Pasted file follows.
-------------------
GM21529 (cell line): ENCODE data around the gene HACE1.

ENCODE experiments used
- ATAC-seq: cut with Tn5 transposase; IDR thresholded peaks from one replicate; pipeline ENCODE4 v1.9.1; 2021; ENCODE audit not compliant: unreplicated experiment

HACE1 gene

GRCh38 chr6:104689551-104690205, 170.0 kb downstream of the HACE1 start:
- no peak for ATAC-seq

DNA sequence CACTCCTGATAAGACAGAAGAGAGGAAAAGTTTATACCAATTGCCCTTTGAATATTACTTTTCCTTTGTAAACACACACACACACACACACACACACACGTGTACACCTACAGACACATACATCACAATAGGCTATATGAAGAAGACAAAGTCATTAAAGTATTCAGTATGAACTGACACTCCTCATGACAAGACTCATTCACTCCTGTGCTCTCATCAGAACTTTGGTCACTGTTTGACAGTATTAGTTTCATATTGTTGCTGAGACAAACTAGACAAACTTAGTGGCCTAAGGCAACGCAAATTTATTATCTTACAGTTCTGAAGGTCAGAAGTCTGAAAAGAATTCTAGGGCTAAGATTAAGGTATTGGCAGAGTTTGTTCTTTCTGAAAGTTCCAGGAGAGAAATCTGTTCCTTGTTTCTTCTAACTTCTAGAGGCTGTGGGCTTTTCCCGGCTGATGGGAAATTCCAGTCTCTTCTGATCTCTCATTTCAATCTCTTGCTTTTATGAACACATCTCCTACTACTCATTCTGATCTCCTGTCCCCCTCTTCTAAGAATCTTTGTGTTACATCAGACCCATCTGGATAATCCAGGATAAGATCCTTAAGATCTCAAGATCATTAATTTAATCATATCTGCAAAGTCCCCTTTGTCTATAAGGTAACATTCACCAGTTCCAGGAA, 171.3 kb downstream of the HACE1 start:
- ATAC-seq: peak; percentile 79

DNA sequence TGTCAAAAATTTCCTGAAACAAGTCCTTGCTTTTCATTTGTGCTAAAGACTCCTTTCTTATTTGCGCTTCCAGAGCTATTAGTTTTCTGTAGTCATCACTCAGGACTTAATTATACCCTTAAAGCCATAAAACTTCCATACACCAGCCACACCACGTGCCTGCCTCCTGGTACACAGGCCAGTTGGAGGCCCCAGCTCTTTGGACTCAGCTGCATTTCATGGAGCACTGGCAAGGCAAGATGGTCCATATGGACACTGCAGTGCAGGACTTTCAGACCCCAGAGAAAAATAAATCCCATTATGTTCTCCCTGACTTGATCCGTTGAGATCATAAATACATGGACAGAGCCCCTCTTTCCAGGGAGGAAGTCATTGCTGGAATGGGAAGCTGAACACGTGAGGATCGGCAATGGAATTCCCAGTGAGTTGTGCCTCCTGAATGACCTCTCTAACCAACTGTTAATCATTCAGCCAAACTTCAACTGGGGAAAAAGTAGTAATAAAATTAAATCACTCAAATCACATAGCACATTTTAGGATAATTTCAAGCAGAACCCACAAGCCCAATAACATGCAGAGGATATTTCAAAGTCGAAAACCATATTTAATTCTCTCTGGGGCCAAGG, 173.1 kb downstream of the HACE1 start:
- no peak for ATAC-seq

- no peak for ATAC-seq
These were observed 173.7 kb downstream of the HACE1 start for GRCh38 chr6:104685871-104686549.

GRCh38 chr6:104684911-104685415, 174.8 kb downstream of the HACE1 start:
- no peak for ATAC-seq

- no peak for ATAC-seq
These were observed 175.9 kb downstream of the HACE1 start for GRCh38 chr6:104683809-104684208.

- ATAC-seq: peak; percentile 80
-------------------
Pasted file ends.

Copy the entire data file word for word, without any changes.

GM21529 (cell line): ENCODE data around the gene HACE1.

ENCODE experiments used
- ATAC-seq: cut with Tn5 transposase; IDR thresholded peaks from one replicate; pipeline ENCODE4 v1.9.1; 2021; ENCODE audit not compliant: unreplicated experiment

HACE1 gene

GRCh38 chr6:104689551-104690205, 170.0 kb downstream of the HACE1 start:
- no peak for ATAC-seq

DNA sequence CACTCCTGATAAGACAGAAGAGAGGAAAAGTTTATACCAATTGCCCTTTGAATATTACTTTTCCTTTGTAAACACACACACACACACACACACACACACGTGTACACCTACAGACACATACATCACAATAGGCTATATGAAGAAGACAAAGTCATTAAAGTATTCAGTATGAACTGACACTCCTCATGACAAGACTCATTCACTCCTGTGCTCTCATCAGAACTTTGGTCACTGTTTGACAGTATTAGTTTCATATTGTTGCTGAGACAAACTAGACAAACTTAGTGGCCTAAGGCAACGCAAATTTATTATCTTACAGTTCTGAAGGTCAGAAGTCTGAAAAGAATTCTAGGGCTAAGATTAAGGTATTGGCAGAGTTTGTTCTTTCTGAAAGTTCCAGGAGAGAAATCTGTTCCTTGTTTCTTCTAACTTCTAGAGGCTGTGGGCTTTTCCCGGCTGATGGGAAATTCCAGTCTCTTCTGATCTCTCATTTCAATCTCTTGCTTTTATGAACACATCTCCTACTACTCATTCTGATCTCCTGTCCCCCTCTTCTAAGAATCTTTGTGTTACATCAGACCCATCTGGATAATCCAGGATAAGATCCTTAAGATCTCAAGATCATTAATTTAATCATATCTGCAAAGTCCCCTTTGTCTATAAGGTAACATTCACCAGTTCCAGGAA, 171.3 kb downstream of the HACE1 start:
- ATAC-seq: peak; percentile 79

DNA sequence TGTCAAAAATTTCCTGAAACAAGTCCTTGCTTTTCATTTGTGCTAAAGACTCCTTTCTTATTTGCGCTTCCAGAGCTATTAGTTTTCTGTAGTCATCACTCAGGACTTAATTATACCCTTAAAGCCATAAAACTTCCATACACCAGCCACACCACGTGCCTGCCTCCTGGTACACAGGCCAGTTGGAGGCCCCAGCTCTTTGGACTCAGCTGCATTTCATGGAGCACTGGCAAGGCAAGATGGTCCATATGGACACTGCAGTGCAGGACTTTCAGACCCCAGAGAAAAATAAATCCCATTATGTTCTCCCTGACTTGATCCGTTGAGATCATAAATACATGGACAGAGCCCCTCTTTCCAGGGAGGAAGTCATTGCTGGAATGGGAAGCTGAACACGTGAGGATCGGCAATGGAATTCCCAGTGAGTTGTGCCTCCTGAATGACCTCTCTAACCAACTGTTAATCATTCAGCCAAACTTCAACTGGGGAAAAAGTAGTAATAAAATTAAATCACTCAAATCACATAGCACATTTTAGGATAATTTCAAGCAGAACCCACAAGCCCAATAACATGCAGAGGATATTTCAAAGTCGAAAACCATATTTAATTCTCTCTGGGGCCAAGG, 173.1 kb downstream of the HACE1 start:
- no peak for ATAC-seq

- no peak for ATAC-seq
These were observed 173.7 kb downstream of the HACE1 start for GRCh38 chr6:104685871-104686549.

GRCh38 chr6:104684911-104685415, 174.8 kb downstream of the HACE1 start:
- no peak for ATAC-seq

- no peak for ATAC-seq
These were observed 175.9 kb downstream of the HACE1 start for GRCh38 chr6:104683809-104684208.

- ATAC-seq: peak; percentile 80